Communications Consultant | Former White House Spokesperson & Senior Media Director
How would you summarize your career path?
For the past two decades, my career was focused on the intersection of strategic communications and international affairs. As a Senior Communications Executive, I advise governments, non-profits, and private sector clients on how to reach key audiences, tell their story, and showcase their impact.
Like many, my career path has not been a straight line. I have pursued challenging and interesting opportunities, leading me to places such as the U.S. Embassy in Mexico City; U.S. Congress; the World Bank; the U.S. Agency for International Development (USAID); and the White House.
You are currently an Independent Consultant. Tell us about what you do.
I work with a range of clients on their communications and public affairs. I advise them on messaging, branding, target audiences, and outreach strategies. For example, I recently worked with Bloomberg Philanthropies helping U.S. Mayors across the country think strategically about community problems and brainstorm innovative solutions.
As a former White House Spokesperson and the Senior Director of Hispanic Media under President Obama, what were your responsibilities and following achievements?
At the White House, I counseled President Obama and senior officials on how to best communicate with the Hispanic community and press on critical issues such as foreign policy, national security, immigration, healthcare, and education. I served as a bilingual spokesperson, and frequently interviewed on topics such as the President’s historic visit to Cuba, the Zika outbreak, and immigration reform.
How did you end up working at the White House?
Some days it still feels like a dream. Due to my work at USAID as Head of Communications for Latin America and the Caribbean, the White House approached me to join the communications team and lead Hispanic outreach efforts.
You served as the Senior Communications Advisor at the USAID. What did your role entail?
I led communications efforts for USAID in Latin America and the Caribbean, a region that received significant attention due to issues such as devastating crime and violence in Central America; post-earthquake disaster relief in Haiti; democracy concerns in Venezuela, Cuba, and Ecuador; the increasing child migration to the U.S. border, and so on. We developed communications campaigns, conducted press outreach, and captured social impact. We told the story of how USAID was helping to improve the lives of the most marginalized and vulnerable people in the region.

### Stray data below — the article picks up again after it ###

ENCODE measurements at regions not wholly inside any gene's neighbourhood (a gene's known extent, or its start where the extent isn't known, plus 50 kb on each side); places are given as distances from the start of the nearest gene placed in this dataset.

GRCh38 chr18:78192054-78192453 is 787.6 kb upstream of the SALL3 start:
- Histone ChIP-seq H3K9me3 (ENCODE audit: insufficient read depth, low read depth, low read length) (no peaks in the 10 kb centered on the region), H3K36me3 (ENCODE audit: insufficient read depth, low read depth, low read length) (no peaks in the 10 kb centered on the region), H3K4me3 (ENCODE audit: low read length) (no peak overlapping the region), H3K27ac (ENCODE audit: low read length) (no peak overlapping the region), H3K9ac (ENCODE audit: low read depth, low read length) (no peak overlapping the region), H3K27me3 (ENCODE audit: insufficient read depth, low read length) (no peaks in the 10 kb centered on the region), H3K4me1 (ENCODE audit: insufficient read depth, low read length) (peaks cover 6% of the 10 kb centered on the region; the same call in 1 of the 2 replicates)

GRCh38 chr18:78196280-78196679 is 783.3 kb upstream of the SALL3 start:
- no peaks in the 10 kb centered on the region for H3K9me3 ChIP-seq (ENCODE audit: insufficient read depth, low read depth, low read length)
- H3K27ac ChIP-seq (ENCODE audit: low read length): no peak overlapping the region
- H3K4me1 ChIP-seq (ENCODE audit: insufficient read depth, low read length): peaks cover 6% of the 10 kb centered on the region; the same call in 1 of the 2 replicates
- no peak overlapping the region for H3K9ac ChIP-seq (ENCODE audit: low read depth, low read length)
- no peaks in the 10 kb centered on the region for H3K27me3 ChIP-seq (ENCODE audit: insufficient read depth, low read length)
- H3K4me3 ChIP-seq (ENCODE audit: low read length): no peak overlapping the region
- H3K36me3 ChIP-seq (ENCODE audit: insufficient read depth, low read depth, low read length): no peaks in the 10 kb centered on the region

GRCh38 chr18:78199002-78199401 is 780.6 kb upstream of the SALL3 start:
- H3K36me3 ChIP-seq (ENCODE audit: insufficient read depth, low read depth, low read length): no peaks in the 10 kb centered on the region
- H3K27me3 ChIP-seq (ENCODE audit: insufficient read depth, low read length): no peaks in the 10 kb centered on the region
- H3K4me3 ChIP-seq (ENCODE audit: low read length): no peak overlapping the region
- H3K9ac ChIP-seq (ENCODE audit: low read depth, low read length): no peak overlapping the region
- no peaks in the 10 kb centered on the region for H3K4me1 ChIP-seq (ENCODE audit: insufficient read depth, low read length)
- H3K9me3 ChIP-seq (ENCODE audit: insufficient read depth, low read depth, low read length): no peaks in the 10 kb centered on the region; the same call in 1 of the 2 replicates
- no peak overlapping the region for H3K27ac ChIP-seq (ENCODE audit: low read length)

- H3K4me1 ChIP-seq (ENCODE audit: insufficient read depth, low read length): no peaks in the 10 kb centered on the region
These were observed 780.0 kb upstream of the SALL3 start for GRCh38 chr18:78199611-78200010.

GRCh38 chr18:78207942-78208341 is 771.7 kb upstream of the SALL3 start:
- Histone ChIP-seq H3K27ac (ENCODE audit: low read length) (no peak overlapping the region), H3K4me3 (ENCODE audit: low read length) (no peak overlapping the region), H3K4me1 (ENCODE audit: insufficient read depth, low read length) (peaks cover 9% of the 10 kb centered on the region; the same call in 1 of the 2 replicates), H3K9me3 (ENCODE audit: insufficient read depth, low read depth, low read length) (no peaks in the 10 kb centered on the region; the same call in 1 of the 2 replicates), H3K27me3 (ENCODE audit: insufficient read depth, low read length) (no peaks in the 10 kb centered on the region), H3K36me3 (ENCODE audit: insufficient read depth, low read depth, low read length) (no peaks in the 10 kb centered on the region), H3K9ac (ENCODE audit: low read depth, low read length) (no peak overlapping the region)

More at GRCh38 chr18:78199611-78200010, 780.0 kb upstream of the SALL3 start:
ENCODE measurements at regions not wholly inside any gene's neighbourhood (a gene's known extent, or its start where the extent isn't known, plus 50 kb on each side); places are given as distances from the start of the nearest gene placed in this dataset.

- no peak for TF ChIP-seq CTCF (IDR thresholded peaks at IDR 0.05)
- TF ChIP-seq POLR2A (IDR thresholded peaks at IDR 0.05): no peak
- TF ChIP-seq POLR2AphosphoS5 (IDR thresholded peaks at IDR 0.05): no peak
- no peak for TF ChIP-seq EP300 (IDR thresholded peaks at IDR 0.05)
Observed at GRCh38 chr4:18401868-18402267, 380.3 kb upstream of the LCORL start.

When did your interest in political communications become clear to you?
In college. I remember wanting to work with governments or companies to impact people and generate awareness of issues. A friend one day said, “Well, isn’t that public relations?” I looked into it and found my calling.
As a woman of color with a prominent career in government and communications, tell us what it has been like breaking into the field and what has helped you succeed.
I am many things; a woman of color is one of them. I am female. I am Argentine. I am Jewish. I am from California and studied on the East Coast, and I have lived abroad several times. All of these aspects have helped define me, drive me, and give me an unbelievable perspective on life and people. Everyone has a story, a background that has helped shape them. No one is one thing. That is why it is imperative for young women to know who they are and who they want to be, and not get tied down by stereotypes.
What insights have you gleaned about career trajectories?
When I interview candidates for a position, I never ask where they see themselves in five years. Even after a 20-year career, it is a hard question for me to answer. Most careers are not linear; there will be zigzags and swerves.
I used to think that those first few jobs out of college were going to determine the rest of my career. That’s false. It is important to take a job that seems interesting and if not, you’ll give your two-week notice and try something different. Every position will teach you something about what you like, the type of colleague and leader you want to be, and what you want to do next.
What did you study at university, and how has it helped you in achieving success in your career?
I studied International Relations at Tufts University and Communications at Johns Hopkins University. My education exposed me to the two fields that have defined my career, but more importantly, I am a student of life and a student of the world. I have lived abroad and traveled extensively, building relationships with people from different backgrounds and ways of thinking. All of these educational opportunities – formal or not – have helped prepare me for a global career.
What advice might you offer to young women interested in pursuing a career in politics and communications?
My advice for young women kicking off their careers is to be a sponge. Go into new experiences soaking up as much as you can, especially from senior people in the room. You might start off as a fly on the wall and that’s okay. Observe, learn, and be excited. Every day is an opportunity to become better, smarter, and build your network. As you progress in your career, that bank of information will help shape and inform you.